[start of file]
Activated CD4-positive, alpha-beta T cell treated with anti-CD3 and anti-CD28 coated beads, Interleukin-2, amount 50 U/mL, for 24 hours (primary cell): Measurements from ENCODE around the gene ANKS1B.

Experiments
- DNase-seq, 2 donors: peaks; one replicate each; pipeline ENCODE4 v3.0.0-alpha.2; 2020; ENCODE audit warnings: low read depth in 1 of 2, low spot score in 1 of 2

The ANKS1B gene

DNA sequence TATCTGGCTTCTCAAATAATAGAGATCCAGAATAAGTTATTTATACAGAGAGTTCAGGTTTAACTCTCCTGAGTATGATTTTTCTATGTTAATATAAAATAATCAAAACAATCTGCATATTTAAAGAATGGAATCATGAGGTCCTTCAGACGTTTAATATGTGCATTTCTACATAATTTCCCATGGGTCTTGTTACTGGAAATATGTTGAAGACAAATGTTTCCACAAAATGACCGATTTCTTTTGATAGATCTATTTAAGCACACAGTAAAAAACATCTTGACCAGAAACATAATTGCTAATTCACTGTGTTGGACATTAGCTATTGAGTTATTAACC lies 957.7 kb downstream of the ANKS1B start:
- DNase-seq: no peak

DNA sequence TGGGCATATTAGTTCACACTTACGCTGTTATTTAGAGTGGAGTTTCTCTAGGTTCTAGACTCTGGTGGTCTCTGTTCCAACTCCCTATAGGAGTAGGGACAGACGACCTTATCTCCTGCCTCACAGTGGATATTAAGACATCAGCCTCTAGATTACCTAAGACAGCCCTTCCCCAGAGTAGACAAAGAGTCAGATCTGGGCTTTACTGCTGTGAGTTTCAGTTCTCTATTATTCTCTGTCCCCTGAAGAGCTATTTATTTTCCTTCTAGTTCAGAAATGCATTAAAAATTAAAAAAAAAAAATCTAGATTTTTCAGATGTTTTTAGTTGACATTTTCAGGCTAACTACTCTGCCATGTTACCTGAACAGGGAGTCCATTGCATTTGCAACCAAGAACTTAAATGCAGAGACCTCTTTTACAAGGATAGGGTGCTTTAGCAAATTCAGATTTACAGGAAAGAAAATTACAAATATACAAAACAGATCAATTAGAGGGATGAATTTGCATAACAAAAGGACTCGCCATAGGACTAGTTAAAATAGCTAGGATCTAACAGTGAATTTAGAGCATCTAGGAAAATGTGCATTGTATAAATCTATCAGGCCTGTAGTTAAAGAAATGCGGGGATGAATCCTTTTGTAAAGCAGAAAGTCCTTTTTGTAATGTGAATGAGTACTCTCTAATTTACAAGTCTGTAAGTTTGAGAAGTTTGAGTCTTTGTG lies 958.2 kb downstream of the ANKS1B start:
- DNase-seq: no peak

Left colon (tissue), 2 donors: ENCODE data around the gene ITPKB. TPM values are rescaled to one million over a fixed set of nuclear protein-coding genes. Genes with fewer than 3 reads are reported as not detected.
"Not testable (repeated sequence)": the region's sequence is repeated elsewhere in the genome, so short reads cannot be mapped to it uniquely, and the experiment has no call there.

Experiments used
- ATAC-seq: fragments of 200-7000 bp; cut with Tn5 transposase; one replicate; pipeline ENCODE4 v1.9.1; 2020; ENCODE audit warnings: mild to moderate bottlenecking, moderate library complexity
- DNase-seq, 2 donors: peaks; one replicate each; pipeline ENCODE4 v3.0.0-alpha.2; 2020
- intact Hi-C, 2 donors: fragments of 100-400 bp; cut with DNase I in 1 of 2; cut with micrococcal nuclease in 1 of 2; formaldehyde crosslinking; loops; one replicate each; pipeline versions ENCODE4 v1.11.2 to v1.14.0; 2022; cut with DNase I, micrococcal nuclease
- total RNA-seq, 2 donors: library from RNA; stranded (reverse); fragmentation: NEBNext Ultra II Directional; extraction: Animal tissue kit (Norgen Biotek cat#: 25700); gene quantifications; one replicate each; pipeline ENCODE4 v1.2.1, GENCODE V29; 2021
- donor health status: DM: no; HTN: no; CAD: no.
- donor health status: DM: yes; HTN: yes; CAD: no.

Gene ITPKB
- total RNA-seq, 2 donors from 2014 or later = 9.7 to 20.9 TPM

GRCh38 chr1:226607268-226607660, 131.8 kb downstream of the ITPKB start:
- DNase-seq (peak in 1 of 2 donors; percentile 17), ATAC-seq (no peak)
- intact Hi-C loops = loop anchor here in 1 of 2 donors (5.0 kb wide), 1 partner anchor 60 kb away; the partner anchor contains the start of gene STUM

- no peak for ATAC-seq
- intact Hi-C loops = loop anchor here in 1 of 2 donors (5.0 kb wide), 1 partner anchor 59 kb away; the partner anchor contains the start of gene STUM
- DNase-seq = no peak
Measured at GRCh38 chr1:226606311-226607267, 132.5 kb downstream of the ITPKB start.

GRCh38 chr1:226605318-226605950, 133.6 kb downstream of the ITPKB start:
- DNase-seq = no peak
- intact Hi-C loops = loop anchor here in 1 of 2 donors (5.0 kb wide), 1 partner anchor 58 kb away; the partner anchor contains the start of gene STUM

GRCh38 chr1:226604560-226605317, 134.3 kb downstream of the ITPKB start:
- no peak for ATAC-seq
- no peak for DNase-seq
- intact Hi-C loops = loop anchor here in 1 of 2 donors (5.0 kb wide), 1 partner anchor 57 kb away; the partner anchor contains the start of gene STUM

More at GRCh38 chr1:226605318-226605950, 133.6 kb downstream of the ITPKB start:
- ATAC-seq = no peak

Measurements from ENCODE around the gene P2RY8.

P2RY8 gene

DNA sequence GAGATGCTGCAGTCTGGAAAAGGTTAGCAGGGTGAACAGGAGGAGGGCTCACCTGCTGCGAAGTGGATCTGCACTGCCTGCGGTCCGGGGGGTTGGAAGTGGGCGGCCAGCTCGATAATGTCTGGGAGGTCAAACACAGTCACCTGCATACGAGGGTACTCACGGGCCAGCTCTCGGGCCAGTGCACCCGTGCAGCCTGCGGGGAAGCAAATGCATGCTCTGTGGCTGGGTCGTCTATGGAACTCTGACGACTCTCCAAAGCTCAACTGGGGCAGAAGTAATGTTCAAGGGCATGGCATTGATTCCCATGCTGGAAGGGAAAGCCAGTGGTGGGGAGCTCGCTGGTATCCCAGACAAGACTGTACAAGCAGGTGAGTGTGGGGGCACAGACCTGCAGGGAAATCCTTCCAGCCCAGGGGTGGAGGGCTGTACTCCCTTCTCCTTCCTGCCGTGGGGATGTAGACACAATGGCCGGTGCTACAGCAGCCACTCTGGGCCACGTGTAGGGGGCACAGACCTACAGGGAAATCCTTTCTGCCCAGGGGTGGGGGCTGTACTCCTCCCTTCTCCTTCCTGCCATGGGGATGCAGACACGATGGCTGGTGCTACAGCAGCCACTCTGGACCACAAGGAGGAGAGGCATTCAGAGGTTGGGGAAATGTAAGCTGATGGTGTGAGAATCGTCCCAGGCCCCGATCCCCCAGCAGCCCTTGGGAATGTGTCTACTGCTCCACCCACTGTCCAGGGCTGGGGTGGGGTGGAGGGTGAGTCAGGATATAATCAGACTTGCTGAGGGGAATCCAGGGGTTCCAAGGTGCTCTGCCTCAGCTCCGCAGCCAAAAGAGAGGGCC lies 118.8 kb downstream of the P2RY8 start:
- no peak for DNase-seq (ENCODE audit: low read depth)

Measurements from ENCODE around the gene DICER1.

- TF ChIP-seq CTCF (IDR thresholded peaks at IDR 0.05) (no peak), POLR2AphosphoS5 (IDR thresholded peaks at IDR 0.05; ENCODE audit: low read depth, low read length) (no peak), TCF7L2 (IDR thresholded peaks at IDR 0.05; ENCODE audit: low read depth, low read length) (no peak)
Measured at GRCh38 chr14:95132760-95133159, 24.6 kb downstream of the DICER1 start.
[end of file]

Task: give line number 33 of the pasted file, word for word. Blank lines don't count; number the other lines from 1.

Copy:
- intact Hi-C loops = loop anchor here in 1 of 2 donors (5.0 kb wide), 1 partner anchor 57 kb away; the partner anchor contains the start of gene STUM